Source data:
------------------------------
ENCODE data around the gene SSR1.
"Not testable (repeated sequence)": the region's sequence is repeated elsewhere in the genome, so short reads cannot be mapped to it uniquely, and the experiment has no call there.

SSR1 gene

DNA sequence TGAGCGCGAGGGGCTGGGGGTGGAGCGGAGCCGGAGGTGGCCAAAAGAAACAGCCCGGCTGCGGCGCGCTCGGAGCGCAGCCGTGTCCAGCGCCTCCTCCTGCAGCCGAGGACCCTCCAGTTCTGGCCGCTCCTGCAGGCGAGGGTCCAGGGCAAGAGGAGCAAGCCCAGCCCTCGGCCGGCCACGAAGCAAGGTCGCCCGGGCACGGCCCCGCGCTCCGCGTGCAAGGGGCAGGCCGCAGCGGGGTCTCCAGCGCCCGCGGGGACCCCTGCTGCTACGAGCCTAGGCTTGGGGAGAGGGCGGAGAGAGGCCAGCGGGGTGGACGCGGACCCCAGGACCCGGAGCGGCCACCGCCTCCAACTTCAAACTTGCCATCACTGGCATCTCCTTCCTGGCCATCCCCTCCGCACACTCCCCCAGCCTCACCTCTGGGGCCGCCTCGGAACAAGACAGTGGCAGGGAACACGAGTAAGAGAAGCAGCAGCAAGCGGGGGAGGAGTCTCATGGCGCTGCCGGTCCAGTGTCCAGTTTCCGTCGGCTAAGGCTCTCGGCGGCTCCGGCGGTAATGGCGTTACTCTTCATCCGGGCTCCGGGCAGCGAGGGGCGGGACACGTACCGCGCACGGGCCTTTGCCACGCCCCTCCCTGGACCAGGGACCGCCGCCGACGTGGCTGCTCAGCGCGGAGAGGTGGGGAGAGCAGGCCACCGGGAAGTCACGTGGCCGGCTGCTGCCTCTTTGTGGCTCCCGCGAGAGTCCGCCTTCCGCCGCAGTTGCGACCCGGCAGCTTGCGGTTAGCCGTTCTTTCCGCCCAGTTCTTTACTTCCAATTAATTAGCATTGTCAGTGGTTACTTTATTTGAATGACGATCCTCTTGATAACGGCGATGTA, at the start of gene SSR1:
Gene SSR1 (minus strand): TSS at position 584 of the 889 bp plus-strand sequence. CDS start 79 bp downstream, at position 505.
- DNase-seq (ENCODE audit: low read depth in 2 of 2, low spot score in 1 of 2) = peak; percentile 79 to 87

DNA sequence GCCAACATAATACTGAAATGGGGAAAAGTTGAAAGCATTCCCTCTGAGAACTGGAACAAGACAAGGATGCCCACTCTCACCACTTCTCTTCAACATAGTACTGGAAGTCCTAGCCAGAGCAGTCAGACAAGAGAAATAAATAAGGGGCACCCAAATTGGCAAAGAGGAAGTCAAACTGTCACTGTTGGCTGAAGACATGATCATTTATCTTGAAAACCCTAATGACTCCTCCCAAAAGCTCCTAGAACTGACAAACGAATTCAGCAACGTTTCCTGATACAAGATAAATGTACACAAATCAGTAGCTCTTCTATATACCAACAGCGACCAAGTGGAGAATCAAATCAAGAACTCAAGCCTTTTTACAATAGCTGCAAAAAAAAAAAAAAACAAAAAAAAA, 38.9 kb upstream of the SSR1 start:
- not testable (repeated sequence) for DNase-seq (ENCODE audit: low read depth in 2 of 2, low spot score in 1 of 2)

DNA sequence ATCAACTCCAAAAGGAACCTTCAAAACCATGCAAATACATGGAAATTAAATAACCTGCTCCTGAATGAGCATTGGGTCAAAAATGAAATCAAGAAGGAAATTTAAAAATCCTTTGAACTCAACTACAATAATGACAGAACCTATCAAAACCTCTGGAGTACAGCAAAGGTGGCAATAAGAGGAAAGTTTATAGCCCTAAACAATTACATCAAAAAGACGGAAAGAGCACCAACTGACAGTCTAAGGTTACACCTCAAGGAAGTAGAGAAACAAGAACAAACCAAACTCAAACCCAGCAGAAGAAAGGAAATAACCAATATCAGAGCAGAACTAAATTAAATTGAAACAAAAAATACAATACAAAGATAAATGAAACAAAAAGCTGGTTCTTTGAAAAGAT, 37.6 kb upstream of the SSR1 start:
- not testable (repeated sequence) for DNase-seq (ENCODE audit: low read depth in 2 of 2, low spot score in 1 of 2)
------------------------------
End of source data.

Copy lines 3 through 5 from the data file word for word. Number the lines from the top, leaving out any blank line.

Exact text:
SSR1 gene

DNA sequence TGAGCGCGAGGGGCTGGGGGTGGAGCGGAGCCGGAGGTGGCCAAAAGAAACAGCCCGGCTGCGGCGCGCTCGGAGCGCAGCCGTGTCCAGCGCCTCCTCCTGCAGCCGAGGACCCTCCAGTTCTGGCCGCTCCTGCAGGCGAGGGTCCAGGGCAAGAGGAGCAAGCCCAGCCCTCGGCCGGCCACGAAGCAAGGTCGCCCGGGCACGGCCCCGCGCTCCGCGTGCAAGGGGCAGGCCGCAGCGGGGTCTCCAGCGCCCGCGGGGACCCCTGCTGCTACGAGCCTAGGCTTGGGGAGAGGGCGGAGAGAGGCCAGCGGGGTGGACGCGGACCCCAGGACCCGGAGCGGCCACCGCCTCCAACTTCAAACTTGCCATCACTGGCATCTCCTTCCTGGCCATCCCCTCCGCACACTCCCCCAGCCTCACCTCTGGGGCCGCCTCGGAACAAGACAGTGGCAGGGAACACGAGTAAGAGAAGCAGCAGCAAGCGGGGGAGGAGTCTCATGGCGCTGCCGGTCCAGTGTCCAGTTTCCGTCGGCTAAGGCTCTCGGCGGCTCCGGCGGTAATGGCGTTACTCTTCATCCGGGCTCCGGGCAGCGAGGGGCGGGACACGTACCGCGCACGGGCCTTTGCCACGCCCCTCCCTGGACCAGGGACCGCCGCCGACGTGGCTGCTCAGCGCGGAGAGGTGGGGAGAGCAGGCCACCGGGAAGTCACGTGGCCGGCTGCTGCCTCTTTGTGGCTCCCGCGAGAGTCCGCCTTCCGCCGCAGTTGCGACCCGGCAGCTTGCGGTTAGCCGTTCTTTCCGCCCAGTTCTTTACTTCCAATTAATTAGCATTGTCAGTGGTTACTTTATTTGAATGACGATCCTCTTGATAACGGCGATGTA, at the start of gene SSR1:
Gene SSR1 (minus strand): TSS at position 584 of the 889 bp plus-strand sequence. CDS start 79 bp downstream, at position 505.